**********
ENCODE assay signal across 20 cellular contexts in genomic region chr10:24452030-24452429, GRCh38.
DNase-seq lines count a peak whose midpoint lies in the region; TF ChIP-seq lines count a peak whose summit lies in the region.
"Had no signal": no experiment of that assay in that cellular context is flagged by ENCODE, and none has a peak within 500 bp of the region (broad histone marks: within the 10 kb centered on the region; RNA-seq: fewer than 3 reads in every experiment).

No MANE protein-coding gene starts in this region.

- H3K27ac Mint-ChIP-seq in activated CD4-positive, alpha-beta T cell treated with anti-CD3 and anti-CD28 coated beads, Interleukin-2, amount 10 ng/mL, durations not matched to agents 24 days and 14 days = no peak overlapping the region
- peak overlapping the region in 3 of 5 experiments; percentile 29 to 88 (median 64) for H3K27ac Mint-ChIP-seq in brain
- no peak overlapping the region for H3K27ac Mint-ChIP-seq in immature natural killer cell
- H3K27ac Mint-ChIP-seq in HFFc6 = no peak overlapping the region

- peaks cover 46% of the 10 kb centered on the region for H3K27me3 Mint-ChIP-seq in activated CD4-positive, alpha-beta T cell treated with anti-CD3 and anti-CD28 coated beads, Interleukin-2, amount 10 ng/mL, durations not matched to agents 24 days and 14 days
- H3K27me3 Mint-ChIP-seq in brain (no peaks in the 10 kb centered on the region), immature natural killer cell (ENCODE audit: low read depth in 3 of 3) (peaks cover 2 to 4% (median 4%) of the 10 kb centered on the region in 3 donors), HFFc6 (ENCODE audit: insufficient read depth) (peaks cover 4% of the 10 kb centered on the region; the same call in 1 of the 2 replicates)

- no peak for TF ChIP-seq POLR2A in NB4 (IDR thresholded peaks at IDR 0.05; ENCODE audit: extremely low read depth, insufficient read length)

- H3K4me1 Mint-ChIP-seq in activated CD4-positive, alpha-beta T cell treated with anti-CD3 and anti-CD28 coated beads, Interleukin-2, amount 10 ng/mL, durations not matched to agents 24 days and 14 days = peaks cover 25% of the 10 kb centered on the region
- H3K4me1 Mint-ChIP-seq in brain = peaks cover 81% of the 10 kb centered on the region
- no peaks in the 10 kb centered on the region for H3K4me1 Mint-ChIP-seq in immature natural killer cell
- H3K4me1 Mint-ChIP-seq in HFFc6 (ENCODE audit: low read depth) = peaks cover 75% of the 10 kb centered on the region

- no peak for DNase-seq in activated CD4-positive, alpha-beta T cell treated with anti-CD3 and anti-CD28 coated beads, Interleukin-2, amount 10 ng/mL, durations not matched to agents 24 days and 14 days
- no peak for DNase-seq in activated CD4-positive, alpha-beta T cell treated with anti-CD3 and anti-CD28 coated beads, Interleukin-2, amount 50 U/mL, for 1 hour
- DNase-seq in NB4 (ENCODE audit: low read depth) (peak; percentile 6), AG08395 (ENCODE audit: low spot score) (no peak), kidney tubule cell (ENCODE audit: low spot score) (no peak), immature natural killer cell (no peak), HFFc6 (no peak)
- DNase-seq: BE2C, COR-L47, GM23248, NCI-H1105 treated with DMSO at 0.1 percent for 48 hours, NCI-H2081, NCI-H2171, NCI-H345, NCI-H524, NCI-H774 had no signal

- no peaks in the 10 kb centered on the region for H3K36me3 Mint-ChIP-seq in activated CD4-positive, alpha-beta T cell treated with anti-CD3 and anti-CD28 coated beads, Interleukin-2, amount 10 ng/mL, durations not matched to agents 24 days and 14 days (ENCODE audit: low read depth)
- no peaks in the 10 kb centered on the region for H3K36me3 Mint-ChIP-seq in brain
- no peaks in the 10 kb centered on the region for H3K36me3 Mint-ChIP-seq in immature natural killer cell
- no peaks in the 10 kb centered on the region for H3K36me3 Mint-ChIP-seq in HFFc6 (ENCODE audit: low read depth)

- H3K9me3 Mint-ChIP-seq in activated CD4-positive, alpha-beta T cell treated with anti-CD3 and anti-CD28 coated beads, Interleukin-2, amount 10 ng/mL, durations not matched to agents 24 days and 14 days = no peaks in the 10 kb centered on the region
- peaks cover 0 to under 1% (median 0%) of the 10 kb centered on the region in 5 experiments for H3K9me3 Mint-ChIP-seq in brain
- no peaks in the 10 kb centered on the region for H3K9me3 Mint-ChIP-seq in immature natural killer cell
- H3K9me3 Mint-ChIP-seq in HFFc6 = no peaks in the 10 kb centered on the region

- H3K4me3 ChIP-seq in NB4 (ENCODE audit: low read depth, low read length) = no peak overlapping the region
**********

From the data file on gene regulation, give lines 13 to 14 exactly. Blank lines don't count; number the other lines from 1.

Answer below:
- H3K4me1 Mint-ChIP-seq in brain = peaks cover 81% of the 10 kb centered on the region
- no peaks in the 10 kb centered on the region for H3K4me1 Mint-ChIP-seq in immature natural killer cell